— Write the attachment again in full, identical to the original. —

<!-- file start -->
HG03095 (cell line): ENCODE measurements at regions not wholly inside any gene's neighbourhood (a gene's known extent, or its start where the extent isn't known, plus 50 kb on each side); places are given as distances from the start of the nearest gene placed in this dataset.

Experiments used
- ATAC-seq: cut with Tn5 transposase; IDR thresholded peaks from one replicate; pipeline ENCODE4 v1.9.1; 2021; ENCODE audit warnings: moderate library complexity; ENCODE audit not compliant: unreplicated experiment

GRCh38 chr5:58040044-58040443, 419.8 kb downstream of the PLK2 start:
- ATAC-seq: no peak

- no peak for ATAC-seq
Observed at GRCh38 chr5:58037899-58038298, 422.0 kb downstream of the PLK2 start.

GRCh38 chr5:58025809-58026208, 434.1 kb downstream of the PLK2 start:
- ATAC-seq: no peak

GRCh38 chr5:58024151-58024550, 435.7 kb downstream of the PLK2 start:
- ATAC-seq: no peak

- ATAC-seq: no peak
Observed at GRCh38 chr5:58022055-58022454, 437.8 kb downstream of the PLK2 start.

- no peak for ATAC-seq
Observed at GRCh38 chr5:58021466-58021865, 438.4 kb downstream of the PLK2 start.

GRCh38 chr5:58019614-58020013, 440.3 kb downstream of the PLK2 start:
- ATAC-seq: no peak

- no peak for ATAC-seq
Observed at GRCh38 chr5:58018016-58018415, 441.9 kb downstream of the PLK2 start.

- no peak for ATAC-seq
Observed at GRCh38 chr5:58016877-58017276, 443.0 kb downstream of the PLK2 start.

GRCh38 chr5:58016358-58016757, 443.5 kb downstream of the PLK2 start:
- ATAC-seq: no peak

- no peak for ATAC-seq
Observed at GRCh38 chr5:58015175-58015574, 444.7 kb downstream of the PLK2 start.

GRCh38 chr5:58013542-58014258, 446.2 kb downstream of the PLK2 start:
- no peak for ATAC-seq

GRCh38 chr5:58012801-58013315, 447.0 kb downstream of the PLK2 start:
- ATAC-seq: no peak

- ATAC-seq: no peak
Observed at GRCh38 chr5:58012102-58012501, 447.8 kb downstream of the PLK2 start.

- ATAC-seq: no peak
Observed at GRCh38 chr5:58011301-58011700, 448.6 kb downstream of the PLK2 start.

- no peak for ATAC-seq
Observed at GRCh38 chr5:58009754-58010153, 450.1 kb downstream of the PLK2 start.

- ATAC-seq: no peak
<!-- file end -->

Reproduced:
HG03095 (cell line): ENCODE measurements at regions not wholly inside any gene's neighbourhood (a gene's known extent, or its start where the extent isn't known, plus 50 kb on each side); places are given as distances from the start of the nearest gene placed in this dataset.

Experiments used
- ATAC-seq: cut with Tn5 transposase; IDR thresholded peaks from one replicate; pipeline ENCODE4 v1.9.1; 2021; ENCODE audit warnings: moderate library complexity; ENCODE audit not compliant: unreplicated experiment

GRCh38 chr5:58040044-58040443, 419.8 kb downstream of the PLK2 start:
- ATAC-seq: no peak

- no peak for ATAC-seq
Observed at GRCh38 chr5:58037899-58038298, 422.0 kb downstream of the PLK2 start.

GRCh38 chr5:58025809-58026208, 434.1 kb downstream of the PLK2 start:
- ATAC-seq: no peak

GRCh38 chr5:58024151-58024550, 435.7 kb downstream of the PLK2 start:
- ATAC-seq: no peak

- ATAC-seq: no peak
Observed at GRCh38 chr5:58022055-58022454, 437.8 kb downstream of the PLK2 start.

- no peak for ATAC-seq
Observed at GRCh38 chr5:58021466-58021865, 438.4 kb downstream of the PLK2 start.

GRCh38 chr5:58019614-58020013, 440.3 kb downstream of the PLK2 start:
- ATAC-seq: no peak

- no peak for ATAC-seq
Observed at GRCh38 chr5:58018016-58018415, 441.9 kb downstream of the PLK2 start.

- no peak for ATAC-seq
Observed at GRCh38 chr5:58016877-58017276, 443.0 kb downstream of the PLK2 start.

GRCh38 chr5:58016358-58016757, 443.5 kb downstream of the PLK2 start:
- ATAC-seq: no peak

- no peak for ATAC-seq
Observed at GRCh38 chr5:58015175-58015574, 444.7 kb downstream of the PLK2 start.

GRCh38 chr5:58013542-58014258, 446.2 kb downstream of the PLK2 start:
- no peak for ATAC-seq

GRCh38 chr5:58012801-58013315, 447.0 kb downstream of the PLK2 start:
- ATAC-seq: no peak

- ATAC-seq: no peak
Observed at GRCh38 chr5:58012102-58012501, 447.8 kb downstream of the PLK2 start.

- ATAC-seq: no peak
Observed at GRCh38 chr5:58011301-58011700, 448.6 kb downstream of the PLK2 start.

- no peak for ATAC-seq
Observed at GRCh38 chr5:58009754-58010153, 450.1 kb downstream of the PLK2 start.

- ATAC-seq: no peak